Number of quasispecies populations per patient sample showing the percentage of total hepatitis B surface antigen region deep-sequencing reads per population
Measures of quasispecies complexity and genetic diversity by genomic region (core, polymerase, surface antigen)


HBV vaccination starting at birth is approximately 95% effective (10). Aside from host factors that may interfere with vaccine response (host genetics, immune status, etc), virological factors, such as maternal HBV DNA levels (>7 log10 IU/mL; (11)) and HBeAg positivity, can have a significant impact on the risk of chronic infection in infants born to chronically infected mothers. Although reports have suggested the prevalence of HBsAg mutants are increasing, which may compromise the long-term success of vaccination programs (12), it has been repeatedly shown that mutations verified to result in immune escape, such as G145R, remain a rare exceptional cause of vaccine breakthrough, and that over time the HBsAg mutation frequency has not accelerated due to immunization (13). Indeed, the recombinant vaccine was shown to durably protect against challenge with a G145R variant in a vaccinated chimpanzee model (14).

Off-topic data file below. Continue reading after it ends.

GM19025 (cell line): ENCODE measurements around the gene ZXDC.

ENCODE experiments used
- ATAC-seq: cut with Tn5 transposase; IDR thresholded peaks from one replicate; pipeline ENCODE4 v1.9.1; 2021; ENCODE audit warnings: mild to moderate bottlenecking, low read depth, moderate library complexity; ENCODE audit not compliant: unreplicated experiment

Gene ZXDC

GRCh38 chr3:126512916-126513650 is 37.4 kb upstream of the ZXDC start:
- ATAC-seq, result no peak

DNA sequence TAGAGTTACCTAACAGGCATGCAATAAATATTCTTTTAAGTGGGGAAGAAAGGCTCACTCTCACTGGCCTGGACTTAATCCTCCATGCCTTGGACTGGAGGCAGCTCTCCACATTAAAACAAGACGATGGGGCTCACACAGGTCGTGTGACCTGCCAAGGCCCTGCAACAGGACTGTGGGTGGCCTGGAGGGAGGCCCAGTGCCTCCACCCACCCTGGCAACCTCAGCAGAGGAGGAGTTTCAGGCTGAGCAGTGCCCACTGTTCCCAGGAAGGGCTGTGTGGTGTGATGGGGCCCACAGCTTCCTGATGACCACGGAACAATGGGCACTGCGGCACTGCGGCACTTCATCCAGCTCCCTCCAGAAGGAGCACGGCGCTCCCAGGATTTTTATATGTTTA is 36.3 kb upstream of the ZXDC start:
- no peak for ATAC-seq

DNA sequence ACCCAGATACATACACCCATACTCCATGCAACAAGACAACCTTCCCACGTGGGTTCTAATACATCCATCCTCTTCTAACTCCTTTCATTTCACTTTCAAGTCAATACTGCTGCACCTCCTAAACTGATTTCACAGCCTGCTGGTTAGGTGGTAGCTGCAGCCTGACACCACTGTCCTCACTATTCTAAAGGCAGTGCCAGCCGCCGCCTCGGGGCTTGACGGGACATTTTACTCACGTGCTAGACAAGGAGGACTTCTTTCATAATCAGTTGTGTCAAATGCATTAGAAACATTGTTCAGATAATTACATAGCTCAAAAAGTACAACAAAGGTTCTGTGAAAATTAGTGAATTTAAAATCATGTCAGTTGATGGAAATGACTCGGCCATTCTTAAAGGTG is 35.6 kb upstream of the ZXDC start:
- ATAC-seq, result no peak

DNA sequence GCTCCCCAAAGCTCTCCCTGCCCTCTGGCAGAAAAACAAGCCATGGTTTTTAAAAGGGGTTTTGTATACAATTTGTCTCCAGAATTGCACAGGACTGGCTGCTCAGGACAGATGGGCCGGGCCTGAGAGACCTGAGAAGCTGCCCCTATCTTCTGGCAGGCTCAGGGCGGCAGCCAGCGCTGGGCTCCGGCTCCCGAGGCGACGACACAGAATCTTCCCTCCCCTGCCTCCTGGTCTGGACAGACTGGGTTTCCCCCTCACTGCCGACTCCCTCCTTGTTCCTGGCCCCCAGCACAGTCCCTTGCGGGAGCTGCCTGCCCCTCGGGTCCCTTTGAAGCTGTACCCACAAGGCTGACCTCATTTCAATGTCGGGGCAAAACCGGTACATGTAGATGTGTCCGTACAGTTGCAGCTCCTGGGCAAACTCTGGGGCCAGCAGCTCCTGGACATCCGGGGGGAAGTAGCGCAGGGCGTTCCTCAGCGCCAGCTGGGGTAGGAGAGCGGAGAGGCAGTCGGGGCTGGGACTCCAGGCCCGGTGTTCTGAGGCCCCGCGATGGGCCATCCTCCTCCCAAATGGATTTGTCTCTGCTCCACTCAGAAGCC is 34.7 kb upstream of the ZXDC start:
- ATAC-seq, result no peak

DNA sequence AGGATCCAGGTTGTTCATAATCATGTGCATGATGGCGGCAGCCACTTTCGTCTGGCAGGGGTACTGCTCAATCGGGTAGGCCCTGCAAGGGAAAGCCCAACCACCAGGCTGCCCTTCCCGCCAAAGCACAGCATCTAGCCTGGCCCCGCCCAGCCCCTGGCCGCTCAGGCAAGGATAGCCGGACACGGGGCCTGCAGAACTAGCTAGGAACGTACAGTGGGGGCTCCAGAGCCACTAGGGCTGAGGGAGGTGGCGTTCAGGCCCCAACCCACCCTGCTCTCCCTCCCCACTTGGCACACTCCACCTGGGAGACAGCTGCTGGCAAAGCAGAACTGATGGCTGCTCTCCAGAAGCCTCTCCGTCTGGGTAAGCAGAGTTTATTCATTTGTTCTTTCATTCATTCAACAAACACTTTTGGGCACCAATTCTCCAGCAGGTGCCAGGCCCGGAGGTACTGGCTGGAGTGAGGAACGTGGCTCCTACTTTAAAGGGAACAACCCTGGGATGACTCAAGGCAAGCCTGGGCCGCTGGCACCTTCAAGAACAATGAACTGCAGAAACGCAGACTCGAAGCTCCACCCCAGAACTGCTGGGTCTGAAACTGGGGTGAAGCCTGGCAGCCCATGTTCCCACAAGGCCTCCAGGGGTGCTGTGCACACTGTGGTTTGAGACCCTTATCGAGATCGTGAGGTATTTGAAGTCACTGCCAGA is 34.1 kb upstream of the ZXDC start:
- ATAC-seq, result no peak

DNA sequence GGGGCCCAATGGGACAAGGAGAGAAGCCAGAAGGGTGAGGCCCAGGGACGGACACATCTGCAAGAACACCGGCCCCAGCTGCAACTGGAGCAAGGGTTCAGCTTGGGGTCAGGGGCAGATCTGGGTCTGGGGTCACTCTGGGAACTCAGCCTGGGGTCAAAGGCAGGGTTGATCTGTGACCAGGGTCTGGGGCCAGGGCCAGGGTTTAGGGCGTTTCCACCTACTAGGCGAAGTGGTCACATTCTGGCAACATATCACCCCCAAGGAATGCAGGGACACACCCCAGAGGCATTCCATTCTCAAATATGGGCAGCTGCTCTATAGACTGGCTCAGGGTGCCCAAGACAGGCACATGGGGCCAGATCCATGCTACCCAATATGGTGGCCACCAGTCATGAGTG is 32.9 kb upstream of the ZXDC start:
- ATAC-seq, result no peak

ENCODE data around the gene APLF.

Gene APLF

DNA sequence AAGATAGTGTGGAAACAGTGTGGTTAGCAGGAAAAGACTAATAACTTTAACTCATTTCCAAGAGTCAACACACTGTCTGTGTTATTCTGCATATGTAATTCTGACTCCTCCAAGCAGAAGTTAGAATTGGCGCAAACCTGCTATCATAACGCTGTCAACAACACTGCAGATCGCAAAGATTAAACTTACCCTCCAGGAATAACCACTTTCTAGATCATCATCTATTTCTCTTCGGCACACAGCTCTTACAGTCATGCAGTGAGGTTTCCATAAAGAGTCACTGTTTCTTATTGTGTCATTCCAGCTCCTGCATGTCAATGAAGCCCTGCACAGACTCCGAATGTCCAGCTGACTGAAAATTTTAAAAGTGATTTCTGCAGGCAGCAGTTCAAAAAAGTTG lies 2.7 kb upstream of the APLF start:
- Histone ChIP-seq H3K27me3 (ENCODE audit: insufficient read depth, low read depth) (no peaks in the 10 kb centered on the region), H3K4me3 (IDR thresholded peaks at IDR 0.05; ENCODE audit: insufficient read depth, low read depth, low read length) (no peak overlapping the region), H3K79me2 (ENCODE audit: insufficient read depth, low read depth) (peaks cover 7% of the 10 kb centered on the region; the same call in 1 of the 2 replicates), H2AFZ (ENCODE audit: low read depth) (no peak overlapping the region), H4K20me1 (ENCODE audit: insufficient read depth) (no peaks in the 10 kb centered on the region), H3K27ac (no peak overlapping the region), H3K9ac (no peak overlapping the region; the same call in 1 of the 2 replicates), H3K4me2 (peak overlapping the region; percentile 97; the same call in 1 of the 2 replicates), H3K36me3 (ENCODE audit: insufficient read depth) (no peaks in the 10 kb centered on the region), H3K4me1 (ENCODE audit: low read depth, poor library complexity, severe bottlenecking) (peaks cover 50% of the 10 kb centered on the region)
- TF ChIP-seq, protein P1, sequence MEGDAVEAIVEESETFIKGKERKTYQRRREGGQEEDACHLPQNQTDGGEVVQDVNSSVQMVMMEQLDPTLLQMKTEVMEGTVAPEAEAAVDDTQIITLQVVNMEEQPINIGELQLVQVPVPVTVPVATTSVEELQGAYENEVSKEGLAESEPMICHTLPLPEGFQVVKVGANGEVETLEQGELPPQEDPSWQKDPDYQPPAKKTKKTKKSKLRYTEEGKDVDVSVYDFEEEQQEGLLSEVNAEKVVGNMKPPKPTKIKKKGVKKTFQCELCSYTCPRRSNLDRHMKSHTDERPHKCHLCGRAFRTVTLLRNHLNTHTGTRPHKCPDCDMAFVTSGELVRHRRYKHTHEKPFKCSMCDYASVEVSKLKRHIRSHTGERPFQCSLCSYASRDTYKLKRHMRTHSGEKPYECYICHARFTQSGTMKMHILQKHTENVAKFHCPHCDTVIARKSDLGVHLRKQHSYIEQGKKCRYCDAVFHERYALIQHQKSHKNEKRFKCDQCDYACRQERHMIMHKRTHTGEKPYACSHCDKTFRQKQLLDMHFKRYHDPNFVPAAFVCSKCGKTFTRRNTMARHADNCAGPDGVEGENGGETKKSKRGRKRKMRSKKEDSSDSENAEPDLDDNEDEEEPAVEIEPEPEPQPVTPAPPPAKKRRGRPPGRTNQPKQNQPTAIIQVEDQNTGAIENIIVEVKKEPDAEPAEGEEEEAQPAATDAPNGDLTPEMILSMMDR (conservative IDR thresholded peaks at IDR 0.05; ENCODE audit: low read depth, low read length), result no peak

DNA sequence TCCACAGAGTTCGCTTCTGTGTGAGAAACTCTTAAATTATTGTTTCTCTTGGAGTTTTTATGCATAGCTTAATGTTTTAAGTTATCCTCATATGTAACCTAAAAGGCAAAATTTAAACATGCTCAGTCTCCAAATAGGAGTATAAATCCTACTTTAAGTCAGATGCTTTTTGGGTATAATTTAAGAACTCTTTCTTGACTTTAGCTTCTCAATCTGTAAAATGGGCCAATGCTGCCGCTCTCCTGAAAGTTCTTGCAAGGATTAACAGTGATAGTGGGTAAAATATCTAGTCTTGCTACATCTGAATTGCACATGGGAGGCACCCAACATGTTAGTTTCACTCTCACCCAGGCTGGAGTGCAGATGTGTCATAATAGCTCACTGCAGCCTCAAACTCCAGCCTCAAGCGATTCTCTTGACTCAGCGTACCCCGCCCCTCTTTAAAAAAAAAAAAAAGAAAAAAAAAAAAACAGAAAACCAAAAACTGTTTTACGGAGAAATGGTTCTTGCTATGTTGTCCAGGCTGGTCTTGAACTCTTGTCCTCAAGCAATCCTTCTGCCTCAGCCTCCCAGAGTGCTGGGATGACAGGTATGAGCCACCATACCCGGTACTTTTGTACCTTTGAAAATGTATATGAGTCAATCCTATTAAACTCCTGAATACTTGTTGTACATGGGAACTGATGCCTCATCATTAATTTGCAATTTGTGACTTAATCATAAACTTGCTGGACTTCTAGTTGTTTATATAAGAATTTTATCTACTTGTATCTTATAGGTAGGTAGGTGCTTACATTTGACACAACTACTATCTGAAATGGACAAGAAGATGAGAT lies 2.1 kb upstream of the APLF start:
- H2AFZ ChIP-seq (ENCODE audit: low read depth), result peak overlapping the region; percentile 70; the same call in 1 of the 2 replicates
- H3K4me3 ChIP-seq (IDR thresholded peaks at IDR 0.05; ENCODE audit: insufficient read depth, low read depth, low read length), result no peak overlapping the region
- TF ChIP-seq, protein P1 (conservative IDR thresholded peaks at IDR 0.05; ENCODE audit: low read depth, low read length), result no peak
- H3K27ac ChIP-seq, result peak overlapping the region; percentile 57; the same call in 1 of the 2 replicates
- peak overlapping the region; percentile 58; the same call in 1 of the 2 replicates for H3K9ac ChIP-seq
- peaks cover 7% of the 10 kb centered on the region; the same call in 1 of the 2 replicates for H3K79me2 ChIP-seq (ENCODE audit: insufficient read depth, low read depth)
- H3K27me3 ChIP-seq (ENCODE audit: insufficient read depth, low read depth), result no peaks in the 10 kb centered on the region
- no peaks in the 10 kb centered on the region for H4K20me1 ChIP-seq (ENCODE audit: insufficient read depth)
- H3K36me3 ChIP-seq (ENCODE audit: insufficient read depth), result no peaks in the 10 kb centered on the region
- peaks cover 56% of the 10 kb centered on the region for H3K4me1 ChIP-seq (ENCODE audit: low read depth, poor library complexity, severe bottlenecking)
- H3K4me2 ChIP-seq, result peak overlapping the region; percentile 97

In the present study, an unusual occurrence of late (>7 months of age) infection breakthrough despite complete HBV immunoprophylaxis starting at birth was observed. The breakthrough was likely associated with the presence of immune escape mutations (D144E/G145R) dominant within the child's isolate and the higher risk posed by the mother's HBeAg positivity and presumed high HBV viral load at the time of birth. To reduce the risk of mother to child transmission, patient management guidelines recommend antiviral therapy for women with a viral load >5.3 to 7.3 log10 IU/mL in the third trimester of pregnancy (2,15). The mother's viral load at the time of birth is unknown; however, due to her immunotolerant phase and consistently high HBV DNA levels post-pregnancy it is assumed that she also had a high HBV viral load at birth. Amino acids 144 and 145 fall within a conformational epitope in the second loop of the HBsAg antigenic determinant. These amino acids are crucial for immunogenicity via the proper display and structure of the epitope (5,16), with mutations resulting in reduced antibody binding affinity and virion stability (16).